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Before disputes over illegal structures are settled and as the majority are concerned about illegal structures that can be seen from the outside such as balconies and roof top houses, the society may also want to have inspection and removal action stepped up on unapproved changes made to the interior partitioning such as sub-divided flats. But sub-divided flats are currently providing many grassroots with accommodation. When proposing a total ban, there must be comprehensive supporting facilities to avoid the resettlement problem that is hard to solve.
Early last year, a block of tenement house on Ma Tau Wai Road suddenly collapsed, killing four people. This tenement house had sub-divided flats on every floor, causing extra burden on the structural support of the building. Experts found after investigation that sub-divided flats were not the real cause of the collapse. But the society's concern over the issue of sub-divided flats was already enough to make the authority step up inspection and control over them.
The current law does not prohibit flat owners from changing the indoor partitioning. When renovating their new flats before moving in, some citizens would have the walls torn down to combine rooms. Some would move walls. Many of these actions would only weaken the building load.
Sub-divided flat owners, however, go the opposite way, building additional walls. As rooms with toilets command higher rents, many sub-divided flats would have toilets installed. The water pipes and other circuits involved in the works often have to be done by laying the floor slab and then hiding the pipes under it.
Policy must take grassroots' housing needs into consideration
While there are chances that such practices are illegal, if too many sub-divided flats are built, they will greatly increase the load of the building. And if workmanship is poor, it will cause leakages and possibly damage the concrete and reinforcing bars. Some partitions will obstruct fire escapes. In more extreme cases, even the structural walls can be taken down.
In the three years and three months till the end of April, the Buildings Department had received a total of 4,400 complaints on sub-divided flats and issued 73 removal orders, most of which involved safety breaches on means of fire escape while a small portion of them involved water seepage and structural safety problems.
If sub-divided flats threaten the citizens' lives, they should be immediately banned. While the quality of living provided by sub-divided flats was poor, they had "mushroomed" all over Hong Kong. The reason was because there were such demands. Faced with ever-rising urban property prices and rents which went beyond what the grassroots could afford and the limited supply of public housing, sub-divided flats in old districts saved grassroots working in the district a large amount of time and transportation expenses in travelling long distances. It became the reason for the wide existence of sub-divided flats.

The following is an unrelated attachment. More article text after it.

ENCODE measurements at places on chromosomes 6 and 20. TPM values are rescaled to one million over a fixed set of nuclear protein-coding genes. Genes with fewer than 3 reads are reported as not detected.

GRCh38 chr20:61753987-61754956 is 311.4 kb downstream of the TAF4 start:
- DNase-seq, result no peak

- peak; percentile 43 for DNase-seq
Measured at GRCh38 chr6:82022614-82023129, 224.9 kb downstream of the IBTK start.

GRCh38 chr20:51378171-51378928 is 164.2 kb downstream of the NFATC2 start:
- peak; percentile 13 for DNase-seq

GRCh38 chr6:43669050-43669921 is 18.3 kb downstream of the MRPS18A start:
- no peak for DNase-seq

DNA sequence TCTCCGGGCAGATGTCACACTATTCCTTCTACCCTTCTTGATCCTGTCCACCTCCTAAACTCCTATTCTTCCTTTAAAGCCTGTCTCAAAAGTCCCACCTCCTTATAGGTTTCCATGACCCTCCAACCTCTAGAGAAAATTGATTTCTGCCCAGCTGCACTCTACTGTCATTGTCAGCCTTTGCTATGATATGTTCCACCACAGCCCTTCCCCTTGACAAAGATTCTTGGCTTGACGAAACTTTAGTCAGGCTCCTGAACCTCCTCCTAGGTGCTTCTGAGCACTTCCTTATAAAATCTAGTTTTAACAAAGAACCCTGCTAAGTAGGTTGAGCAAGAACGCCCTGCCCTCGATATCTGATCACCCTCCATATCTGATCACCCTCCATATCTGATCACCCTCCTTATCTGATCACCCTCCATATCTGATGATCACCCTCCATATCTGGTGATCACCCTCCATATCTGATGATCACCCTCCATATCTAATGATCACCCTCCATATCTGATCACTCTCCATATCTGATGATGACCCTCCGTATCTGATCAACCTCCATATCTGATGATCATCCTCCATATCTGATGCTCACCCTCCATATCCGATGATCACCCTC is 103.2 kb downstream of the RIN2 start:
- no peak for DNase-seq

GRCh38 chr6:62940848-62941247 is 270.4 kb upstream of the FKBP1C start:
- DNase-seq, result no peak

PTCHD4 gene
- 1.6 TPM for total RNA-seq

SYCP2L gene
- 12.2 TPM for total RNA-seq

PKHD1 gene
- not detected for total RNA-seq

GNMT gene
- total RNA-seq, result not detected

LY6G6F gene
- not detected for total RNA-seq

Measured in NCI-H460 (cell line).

Step up inspections and regulation to ensure safety first
Banning sub-divided flats requires objective conditions. Unless the authority has a comprehensive plan to resettle all the grassroots living in such properties, a total ban would be impossible. Before that, the safety of sub-divided flats must first be taken care of.
Addressing the new sub-divided flats, the authority has since the end of last year included related drainage works under the Minor Works Control System, requiring owners to employ suitable professionals to carry out the works according to required procedures and standards. This will help avoid poor quality works leading to water seepage and a series of annoyances and safety issues. The authority is planning to regulate other work procedures related to sub-divided flats. Special attention should be paid to how to ensure safe fire escape under the environment of too many people on too little land.
As for those existing sub-divided flats, the authority plans to step up inspections to ensure safety. In the past, staff from the Buildings Department often could not gain entry into such flats. The authority is asking the Legco to amend the law to allow Buildings Department staff to apply to the court for a warrant for entry without owner's permission for inspections. As for the long-term solutions of environmental problems and improving the lives of sub-divided flat dwellers, it will depend on building more public housing as the ultimate solution.


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